Helping consumers manage
their financial challenges

Meet Jenny King

04/06/2021

Source: ICAN Learn

Congratulations on graduating from ICAN Learn’s Diploma of Financial Counselling course, Jenny!

Can you tell us about your journey to becoming a Financial Counsellor?

I completed the Diploma in Community and Human Services when I first started in community services 25 years ago.  I worked in various roles including Tenants Queensland and Qld Statewide Tenant Advice (QSTARS) and worked with financial counsellors at other agencies around tenancy debts.  Some of the base subjects in my original diploma were very similar to the Diploma of Financial Counselling, so I had some transferrable skills.

Is the role of Financial Counsellor what you thought it would be?

Because of my previous work with financial counsellors I thought I had an idea, but I really didn’t understand the breadth of the role and the diversity of issues that come through the door!  We also get a lot of referrals from other agencies as they see the whole wrap around service that ICAN offers to help someone on their journey to financial independence.

So it’s not just about the money?

Most people, regardless of what their income is, have had a time when they’ve lost sleep over money.  So it’s not so much about the money as it is about the strategies and relationships people have, including their relationship with money.  We look at their emotional wellbeing, how they’re coping, what connections they have, what resources they have available to them, so it’s more than just going through income and expenses.  We want them to leave us stronger than when they started, with more awareness of themselves and their options, so we focus on the person as much as the debt.  Information is a very powerful tool.

Are those strategies taught as part of the Diploma of Financial Counselling?

The Diploma course is a great introduction for people new to the community sector as it gets them in right mindset to understand that as an advocate you’re not there to fix someone’s problems for them, but to walk the path with them.  It’s about learning to empower people by helping them recognize their own skills, strengths, and motivation to get through a difficult time in their lives, as well as providing the practical solutions.

What motivates you as a Financial Counsellor?

Before I started with ICAN I worked with RESPECT and one of my fellow members nominated me for a community award and said ‘you’re the Robin Hood of power!  You take the power off the powerful and give it to the disempowered’.  So when someone comes to ICAN blaming themselves for a debt spiral, like a $5K car loan that’s actually $25K, I can show them that although they had a part to play in signing the contract, predatory lenders will bypass consumer laws to take advantage of people.  Once they see that their guilt starts to lift and you watch them grow in knowledge and understanding.  It’s always amazing to witness the change in someone once that light goes on and we get a great outcome for them, it’s what the job is all about.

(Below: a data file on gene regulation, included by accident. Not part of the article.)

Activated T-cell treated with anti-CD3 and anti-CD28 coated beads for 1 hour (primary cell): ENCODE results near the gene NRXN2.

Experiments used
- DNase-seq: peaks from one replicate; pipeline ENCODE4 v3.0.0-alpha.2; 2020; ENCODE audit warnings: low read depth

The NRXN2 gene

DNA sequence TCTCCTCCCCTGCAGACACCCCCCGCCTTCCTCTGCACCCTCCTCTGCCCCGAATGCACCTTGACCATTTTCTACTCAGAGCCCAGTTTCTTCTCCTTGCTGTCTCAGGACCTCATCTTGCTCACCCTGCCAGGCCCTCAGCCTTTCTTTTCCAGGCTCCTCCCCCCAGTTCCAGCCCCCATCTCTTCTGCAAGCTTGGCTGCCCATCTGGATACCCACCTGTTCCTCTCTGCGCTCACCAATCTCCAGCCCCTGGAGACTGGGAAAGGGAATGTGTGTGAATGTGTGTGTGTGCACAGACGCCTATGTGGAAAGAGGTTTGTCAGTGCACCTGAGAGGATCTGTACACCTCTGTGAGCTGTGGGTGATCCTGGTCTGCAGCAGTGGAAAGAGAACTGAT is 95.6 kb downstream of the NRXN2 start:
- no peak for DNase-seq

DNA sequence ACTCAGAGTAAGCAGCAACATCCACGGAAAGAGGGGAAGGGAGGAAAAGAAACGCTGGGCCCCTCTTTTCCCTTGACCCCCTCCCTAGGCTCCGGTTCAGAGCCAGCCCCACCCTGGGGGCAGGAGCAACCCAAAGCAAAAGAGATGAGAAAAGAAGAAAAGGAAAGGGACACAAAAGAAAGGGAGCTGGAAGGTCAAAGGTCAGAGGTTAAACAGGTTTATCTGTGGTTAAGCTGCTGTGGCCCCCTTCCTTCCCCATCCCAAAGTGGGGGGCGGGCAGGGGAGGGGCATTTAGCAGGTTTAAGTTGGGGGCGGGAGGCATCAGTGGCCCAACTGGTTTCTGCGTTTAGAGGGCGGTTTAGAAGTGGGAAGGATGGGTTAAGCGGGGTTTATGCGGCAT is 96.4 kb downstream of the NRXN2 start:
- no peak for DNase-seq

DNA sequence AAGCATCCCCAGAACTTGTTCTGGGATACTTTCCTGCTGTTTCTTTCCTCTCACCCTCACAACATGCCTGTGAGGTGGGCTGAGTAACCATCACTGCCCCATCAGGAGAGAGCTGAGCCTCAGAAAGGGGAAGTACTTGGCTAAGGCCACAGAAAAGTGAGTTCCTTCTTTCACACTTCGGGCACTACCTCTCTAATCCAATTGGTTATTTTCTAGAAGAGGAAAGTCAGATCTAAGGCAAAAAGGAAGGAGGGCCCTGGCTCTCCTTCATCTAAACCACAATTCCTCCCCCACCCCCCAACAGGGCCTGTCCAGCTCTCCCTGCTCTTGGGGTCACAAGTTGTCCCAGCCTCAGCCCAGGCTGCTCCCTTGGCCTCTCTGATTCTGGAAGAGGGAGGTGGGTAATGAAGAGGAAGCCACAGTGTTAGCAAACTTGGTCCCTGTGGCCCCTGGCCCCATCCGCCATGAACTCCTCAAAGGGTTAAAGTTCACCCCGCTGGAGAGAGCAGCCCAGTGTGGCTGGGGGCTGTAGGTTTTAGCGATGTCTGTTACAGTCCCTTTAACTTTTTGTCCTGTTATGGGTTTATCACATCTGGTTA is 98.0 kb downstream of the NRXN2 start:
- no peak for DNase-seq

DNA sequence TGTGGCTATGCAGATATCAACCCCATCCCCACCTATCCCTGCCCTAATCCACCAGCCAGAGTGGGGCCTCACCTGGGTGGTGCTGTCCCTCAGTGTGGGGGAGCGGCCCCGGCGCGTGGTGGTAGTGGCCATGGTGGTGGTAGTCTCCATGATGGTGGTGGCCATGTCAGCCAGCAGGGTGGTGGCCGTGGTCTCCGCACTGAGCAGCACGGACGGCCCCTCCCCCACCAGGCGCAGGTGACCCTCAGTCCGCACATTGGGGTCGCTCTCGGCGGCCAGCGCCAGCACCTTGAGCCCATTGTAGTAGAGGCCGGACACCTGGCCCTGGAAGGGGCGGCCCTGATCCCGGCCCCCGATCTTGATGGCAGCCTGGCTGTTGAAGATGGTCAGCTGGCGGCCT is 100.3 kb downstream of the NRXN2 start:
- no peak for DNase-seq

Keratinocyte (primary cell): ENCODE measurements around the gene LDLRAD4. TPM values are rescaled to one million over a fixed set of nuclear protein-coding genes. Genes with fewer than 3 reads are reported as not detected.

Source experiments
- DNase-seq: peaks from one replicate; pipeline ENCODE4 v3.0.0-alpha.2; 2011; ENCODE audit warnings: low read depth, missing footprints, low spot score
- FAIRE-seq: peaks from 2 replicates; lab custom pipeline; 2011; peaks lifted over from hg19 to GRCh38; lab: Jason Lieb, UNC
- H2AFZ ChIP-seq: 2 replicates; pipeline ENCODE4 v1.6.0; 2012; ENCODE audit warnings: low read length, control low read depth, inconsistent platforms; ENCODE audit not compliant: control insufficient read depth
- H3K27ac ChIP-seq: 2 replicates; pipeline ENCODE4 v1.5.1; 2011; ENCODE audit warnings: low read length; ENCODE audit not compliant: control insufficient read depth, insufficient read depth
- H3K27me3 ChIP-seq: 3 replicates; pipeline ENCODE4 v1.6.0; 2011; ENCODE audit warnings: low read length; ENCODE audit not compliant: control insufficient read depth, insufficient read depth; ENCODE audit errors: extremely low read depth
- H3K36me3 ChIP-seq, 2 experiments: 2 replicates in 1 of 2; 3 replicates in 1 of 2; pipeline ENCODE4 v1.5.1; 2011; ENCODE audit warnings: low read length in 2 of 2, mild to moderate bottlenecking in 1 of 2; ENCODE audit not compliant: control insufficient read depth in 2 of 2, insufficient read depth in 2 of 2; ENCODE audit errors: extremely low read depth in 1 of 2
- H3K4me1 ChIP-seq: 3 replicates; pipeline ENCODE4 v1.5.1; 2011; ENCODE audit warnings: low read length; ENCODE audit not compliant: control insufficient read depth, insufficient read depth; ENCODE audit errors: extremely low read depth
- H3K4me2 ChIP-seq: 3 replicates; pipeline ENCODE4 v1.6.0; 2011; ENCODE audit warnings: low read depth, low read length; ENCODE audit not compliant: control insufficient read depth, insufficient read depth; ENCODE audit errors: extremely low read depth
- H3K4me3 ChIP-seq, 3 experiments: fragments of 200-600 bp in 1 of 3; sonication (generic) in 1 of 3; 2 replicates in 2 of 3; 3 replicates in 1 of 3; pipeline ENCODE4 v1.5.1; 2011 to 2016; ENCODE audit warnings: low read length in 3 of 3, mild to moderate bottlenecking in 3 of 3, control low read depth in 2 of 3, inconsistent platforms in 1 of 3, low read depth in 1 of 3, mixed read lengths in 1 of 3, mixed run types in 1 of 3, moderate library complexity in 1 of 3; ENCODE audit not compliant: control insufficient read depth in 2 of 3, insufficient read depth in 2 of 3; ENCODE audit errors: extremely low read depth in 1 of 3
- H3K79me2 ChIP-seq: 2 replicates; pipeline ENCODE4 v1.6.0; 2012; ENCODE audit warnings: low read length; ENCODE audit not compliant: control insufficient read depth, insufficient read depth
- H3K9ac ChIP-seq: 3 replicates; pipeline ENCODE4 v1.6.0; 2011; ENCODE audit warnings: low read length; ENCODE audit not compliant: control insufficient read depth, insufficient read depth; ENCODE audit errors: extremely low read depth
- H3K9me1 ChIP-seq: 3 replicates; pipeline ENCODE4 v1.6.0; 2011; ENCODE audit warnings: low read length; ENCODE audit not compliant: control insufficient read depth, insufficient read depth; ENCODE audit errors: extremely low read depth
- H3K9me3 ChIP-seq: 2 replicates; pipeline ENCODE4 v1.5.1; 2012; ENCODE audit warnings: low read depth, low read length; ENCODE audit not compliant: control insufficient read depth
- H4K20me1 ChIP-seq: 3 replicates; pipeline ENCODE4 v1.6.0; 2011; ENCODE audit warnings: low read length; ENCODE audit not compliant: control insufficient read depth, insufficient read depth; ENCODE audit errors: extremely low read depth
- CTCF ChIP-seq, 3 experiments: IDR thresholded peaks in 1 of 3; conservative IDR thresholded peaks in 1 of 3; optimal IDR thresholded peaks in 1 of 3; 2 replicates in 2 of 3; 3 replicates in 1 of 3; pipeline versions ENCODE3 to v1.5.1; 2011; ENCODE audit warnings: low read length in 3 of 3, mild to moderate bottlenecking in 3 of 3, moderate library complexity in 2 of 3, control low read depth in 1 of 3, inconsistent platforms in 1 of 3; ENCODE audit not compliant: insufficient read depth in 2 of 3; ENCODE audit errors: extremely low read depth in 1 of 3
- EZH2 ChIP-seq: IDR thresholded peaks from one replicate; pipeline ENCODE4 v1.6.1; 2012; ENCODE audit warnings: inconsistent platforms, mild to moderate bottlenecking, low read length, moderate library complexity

What would you say to someone who is considering studying the Diploma?

Go for it!  It’s an excellent opportunity, especially for people coming into community services, because money is everywhere.  Whether someone works in legal services or a homeless housing support service, the relationship people have with money is going to come up wherever you are.  ICAN Learn also understand the barrier of distance and the challenges of online training, so it’s great for people in rural and regional areas where more services are needed.  There’s so much diversity amongst the students as well, where they’re from, what they do – camaraderie and mutual support is amazing.

How has the Financial Counselling qualification made a difference to you?

Completing the Diploma and getting my qualification has been a journey that has led me to a point where I feel very comfortable and confident in my role, thanks ICAN Learn and the whole ICAN team.  We’re a very diverse bunch with strengths across many different areas, so we can really support each with the mix of casework to get great outcomes.  We really do care about the people that walk through the door, and that feeds into the systemic advocacy.  We get seats at the table because individually as financial counsellors we get supported by the organisation in advocating for system change that has a flow on effect to the people we work with and care about.  These are our communities – we live in these communities too – so when we fight for system change we do it because it’s our friends, neighbours, and family that are affected.  It’s all about the people that walk through our door asking for help, they’re our No 1 priority.